If you're planning a trip to Chicago, you can't leave without diving into its rich architectural culture, where you can visit historic buildings and enjoy remarkable sights throughout the city.
Whether you're taking an architectural tour or walking by foot, make sure to stop by these essential locations during your visit. If you can't get to them all-don't worry-you can always plan a second trip shortly after.
The Chicago Theatre
Originally named Balaban and Katz Chicago Theatre, The Chicago Theatre was built in 1921 and was designed by C. W. (Cornelius Ward) Rapp and George L. Rapp. It became the ultimate spot for showing movies and for performances, and while it went through some phases and ended up closing in 1985, it was reopened with a performance by Frank Sinatra that brought it back to life. Now, you can see several productions and take a tour on site.
While the stadium is associated with the Chicago Cubs, it wasn't always the case. Back in 1914, Charles Weeghman built a ballpark for his baseball team, the Chicago Whales, and it wasn't until 1916 that they came to Weeghman Field to play their first game in April.
In 1920, Weeghman Field became "Cubs Park," after Weeghman sold the club to William Wrigley Jr. Six years later, it was renamed Wrigley Field, which stuck. What's more, the Bears also played at Wrigley, and it wasn't until 1970 that they left and it became the real home to the Cubs. Make sure to grab tickets to a game and explore the stadium!
Chicago Water Tower
Built in 1869 by architect William W. Boyington, the establishment used to be used for firefighting, and along with the Chicago Avenue Pumping Station, it collected clean water from Lake Michigan. It rose in recognition after the Great Chicago Fire in 1871, as it was the only building to survive. It has been through two renovations, and in 1969 it was named an American Water Landmark. It sits right on the Magnificent Mile, home to many shops, luxury stores, and dining options.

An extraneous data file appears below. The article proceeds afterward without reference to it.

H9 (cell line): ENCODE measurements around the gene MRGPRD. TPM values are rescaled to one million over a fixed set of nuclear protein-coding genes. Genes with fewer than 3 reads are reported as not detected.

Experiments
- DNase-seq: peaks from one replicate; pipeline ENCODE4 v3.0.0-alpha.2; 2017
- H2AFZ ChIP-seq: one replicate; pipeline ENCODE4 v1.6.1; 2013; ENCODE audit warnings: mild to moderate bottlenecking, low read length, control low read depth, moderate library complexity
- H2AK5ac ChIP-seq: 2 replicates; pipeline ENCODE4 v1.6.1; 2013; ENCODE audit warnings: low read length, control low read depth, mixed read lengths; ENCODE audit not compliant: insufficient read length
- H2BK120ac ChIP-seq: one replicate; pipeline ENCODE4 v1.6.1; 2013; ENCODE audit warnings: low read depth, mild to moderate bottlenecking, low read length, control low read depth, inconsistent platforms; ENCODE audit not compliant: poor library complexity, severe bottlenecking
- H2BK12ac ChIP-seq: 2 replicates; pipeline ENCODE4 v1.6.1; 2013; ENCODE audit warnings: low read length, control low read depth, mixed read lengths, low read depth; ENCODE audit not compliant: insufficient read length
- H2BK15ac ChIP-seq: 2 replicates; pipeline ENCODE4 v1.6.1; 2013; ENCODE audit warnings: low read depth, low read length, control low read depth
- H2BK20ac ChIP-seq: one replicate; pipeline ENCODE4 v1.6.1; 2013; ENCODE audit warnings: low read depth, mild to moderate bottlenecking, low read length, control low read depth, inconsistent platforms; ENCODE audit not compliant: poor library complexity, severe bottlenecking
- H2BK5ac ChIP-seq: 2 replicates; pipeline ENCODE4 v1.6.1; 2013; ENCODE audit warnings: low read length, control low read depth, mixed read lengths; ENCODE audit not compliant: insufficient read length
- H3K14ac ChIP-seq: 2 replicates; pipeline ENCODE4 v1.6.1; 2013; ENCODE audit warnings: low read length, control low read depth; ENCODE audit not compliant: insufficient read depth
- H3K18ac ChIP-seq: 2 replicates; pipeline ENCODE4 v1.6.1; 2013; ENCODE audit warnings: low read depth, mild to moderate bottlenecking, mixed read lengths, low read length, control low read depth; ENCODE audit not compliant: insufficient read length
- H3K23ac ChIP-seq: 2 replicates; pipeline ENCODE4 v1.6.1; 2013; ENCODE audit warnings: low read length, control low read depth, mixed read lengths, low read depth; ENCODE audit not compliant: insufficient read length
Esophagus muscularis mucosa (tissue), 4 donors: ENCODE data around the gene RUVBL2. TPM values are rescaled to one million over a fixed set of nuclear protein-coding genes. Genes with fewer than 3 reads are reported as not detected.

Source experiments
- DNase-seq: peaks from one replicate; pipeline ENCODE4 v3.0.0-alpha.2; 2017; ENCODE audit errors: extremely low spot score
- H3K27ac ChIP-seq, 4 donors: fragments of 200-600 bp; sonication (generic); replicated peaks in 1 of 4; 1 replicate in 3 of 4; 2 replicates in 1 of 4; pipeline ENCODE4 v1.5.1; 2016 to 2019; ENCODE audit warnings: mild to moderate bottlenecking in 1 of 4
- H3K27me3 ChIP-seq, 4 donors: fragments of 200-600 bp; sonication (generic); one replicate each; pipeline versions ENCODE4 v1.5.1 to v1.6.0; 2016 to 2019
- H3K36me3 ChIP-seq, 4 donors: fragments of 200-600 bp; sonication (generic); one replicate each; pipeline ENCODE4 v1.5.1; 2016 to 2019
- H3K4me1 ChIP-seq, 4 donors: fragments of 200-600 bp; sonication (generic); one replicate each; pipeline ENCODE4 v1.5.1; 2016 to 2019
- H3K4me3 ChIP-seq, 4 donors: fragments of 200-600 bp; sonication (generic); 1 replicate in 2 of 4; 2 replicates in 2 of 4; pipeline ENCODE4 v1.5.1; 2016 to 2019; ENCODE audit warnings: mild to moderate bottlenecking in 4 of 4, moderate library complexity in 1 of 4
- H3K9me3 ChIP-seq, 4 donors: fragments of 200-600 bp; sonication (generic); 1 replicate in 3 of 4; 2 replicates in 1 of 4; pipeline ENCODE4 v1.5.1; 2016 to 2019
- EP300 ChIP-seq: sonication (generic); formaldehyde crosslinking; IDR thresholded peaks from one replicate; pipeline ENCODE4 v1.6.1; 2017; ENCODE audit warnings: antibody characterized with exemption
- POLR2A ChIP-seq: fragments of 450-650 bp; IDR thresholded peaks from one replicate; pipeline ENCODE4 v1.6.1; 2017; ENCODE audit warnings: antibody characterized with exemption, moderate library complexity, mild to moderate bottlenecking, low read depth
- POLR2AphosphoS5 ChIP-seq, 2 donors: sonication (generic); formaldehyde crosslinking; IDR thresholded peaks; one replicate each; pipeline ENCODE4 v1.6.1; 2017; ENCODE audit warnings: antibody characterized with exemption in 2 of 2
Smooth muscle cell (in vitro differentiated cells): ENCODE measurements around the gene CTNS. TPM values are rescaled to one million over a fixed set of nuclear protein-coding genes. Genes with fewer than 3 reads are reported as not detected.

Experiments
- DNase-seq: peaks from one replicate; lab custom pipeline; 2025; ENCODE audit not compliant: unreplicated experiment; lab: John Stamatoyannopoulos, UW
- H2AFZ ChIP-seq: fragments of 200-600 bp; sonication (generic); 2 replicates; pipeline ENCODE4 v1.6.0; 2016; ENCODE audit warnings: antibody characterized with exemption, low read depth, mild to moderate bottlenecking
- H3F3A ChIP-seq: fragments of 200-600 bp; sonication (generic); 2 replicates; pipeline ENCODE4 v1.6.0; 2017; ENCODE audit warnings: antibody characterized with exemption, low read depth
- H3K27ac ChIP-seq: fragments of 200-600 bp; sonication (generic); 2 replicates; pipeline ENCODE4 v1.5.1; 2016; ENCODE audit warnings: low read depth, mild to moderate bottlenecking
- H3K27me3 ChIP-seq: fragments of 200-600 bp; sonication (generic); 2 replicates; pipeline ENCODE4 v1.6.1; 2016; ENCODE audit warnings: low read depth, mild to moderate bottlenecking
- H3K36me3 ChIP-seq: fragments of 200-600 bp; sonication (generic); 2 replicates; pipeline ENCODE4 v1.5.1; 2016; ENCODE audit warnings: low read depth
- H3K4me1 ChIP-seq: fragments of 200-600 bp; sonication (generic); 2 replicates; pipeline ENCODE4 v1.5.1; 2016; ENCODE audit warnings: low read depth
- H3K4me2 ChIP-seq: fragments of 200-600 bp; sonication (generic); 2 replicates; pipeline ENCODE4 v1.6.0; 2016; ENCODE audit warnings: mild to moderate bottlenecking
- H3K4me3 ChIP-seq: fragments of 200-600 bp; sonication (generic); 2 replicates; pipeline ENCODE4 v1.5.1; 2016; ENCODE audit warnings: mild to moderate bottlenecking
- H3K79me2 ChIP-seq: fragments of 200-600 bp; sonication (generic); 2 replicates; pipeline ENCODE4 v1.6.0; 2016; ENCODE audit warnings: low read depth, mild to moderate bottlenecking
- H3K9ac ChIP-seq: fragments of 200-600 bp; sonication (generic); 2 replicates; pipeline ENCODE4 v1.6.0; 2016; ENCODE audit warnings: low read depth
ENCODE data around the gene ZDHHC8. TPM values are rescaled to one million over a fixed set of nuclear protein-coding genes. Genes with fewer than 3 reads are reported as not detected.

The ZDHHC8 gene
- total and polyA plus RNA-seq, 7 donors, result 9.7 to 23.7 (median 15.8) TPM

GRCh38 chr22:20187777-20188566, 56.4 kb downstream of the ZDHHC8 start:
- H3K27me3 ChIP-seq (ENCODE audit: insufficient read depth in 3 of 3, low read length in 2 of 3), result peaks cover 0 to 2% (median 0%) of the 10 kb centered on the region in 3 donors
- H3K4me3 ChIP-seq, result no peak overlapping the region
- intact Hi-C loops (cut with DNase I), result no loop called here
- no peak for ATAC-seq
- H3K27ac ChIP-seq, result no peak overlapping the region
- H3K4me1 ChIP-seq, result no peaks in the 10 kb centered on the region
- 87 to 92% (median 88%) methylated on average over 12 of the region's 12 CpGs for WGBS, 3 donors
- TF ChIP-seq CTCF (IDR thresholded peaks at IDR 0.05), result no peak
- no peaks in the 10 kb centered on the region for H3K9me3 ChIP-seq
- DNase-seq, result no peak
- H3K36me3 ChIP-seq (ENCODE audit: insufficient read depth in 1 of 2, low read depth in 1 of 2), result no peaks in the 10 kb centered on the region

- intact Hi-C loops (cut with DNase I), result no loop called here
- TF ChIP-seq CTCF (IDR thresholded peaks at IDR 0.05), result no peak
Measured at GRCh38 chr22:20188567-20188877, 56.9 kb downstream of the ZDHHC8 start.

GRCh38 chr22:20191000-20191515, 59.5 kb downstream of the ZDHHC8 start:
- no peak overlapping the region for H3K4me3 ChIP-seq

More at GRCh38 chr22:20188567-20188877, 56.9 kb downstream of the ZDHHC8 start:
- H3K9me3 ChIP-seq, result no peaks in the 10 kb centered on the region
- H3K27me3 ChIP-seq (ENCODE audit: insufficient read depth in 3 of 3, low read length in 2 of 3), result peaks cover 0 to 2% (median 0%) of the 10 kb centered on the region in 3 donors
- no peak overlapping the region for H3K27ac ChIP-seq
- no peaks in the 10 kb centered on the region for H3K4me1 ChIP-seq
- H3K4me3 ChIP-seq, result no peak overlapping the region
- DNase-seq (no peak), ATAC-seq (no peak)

Chicago Union Station
Opening in 1925, this major railroad station helps Chicagoans move around today with ease and efficiency. It's the only intercity rail terminal in Chicago, and it takes the span of about 9 and a half blocks underneath the ground. It's ranked as the fourth busiest station in the United States, and the American Planning Association deemed it a "Great Public Space" in 2012. There's no reason to not visit this beloved station during your visit, as it's the faster and simplest way to get around the city and see these other hotspots!
Opening in 1916 to the public, Navy Pier, which was previously known as "Municipal Pier," (the name was changed to Navy Pier in 1927), it was created as a tribute to Navy personnel who stayed there during World War I. It became a Chicago landmark in 1977 and went through some revisions to reopen in 1995, where its improvements made it one of the best, most diverse experiences in the world.
Now, it has several rides, restaurants and bars, attractions, and a Centennial Wheel, in line with its "Centennial Vision" for the property that beats out all other Ferris Wheels worldwide. Take a ride the next time you're in Chicago and explore the rest of Navy Pier's attributes.
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